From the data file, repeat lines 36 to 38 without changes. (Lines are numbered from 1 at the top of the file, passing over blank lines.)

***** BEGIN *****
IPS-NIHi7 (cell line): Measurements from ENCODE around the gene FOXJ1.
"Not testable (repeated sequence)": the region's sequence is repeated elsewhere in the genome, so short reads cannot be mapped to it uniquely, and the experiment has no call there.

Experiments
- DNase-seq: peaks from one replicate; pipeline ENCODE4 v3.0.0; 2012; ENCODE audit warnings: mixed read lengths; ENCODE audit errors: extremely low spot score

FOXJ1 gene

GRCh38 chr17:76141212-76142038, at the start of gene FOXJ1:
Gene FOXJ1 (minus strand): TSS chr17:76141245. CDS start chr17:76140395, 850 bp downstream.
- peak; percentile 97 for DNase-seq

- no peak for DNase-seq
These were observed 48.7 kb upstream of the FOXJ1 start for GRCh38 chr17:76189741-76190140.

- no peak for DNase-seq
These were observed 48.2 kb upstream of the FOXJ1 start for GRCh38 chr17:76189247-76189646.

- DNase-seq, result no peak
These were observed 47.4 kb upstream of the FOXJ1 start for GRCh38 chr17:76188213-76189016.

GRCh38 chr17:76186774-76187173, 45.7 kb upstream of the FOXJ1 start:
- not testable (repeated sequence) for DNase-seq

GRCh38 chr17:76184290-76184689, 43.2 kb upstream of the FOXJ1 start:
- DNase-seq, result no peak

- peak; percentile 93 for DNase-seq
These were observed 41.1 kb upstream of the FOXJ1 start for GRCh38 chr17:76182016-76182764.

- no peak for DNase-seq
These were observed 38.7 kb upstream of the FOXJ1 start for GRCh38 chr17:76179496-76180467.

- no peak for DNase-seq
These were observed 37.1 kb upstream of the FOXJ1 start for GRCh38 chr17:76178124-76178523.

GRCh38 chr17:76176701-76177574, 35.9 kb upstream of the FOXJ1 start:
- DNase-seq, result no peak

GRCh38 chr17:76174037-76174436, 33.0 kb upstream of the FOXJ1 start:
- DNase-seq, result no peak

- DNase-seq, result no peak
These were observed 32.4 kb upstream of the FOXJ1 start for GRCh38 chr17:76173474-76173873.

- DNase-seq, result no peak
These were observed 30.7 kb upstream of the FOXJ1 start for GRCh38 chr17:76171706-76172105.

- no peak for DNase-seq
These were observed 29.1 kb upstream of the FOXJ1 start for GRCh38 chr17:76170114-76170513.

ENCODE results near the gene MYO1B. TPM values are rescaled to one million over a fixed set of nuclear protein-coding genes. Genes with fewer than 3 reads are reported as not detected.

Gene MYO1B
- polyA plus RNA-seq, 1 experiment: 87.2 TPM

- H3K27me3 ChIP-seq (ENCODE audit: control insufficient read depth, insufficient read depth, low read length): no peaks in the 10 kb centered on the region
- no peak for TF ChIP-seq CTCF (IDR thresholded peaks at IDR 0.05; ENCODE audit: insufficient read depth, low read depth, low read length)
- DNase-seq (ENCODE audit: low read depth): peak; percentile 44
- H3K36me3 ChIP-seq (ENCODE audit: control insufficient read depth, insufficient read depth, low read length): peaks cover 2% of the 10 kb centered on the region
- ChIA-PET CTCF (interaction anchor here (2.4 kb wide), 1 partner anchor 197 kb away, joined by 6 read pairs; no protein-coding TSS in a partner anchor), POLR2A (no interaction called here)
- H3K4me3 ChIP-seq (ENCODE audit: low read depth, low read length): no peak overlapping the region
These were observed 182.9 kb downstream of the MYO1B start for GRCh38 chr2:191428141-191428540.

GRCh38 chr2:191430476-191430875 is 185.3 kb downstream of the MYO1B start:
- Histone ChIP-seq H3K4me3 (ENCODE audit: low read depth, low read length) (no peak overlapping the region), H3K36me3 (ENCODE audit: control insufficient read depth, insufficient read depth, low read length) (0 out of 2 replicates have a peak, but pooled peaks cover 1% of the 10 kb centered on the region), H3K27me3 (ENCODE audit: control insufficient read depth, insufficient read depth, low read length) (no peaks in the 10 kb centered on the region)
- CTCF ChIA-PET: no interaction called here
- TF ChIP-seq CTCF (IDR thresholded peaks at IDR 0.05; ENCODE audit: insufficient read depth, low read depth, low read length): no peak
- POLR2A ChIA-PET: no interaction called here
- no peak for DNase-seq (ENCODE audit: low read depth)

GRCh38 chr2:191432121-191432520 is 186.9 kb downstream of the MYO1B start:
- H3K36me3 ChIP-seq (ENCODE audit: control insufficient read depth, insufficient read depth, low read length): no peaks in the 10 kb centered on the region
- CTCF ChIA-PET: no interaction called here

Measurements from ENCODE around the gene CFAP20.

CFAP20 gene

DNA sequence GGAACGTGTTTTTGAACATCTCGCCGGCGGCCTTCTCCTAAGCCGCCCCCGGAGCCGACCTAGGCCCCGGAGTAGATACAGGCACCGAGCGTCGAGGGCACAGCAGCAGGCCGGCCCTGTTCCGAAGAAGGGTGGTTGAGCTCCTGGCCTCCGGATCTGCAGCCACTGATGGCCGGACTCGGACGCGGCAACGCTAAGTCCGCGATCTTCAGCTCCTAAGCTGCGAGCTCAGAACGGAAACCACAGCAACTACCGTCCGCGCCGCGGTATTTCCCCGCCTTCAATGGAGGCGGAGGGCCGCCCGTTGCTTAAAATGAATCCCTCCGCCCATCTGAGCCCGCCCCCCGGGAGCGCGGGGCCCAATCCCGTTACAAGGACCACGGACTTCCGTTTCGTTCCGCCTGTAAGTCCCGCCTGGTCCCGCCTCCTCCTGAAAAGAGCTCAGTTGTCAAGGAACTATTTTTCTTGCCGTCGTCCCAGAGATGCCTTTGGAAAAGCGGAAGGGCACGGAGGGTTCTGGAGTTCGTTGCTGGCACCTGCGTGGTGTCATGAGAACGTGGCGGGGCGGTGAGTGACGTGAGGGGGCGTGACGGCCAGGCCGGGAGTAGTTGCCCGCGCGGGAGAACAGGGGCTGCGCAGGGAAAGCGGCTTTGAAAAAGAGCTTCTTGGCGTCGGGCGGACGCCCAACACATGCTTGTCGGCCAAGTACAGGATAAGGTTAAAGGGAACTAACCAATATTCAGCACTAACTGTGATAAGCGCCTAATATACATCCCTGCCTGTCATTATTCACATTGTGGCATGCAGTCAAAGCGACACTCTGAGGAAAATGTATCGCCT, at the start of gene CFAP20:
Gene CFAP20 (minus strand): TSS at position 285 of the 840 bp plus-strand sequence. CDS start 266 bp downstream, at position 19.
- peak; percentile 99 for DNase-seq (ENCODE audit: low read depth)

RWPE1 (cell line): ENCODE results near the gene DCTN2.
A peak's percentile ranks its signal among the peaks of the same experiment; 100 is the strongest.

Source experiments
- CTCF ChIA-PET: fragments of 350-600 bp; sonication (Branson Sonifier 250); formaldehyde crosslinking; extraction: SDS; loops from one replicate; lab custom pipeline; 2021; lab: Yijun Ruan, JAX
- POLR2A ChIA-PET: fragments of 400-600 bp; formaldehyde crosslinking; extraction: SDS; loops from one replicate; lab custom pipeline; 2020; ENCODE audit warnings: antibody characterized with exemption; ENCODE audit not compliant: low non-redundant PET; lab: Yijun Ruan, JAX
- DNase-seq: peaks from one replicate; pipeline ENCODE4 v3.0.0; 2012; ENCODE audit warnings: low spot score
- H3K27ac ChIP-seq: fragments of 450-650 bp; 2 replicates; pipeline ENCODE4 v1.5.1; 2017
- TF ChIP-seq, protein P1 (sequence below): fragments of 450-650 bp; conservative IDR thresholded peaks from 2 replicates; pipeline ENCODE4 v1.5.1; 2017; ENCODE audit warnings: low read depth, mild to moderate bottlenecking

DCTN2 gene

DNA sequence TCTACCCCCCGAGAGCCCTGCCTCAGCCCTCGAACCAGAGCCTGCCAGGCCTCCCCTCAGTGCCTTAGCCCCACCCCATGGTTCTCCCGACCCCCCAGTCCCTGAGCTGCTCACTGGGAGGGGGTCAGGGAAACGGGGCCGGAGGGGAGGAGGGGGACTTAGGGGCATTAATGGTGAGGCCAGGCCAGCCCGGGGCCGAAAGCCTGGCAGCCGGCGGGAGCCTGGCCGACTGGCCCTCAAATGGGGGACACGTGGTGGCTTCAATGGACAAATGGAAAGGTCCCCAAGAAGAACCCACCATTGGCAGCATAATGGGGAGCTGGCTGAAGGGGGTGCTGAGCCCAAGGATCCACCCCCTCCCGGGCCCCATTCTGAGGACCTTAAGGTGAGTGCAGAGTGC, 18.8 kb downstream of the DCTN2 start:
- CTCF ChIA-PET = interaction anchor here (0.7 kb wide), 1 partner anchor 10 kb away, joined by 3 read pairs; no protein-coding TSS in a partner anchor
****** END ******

Gene MYO1B
- polyA plus RNA-seq, 1 experiment: 87.2 TPM

- H3K27me3 ChIP-seq (ENCODE audit: control insufficient read depth, insufficient read depth, low read length): no peaks in the 10 kb centered on the region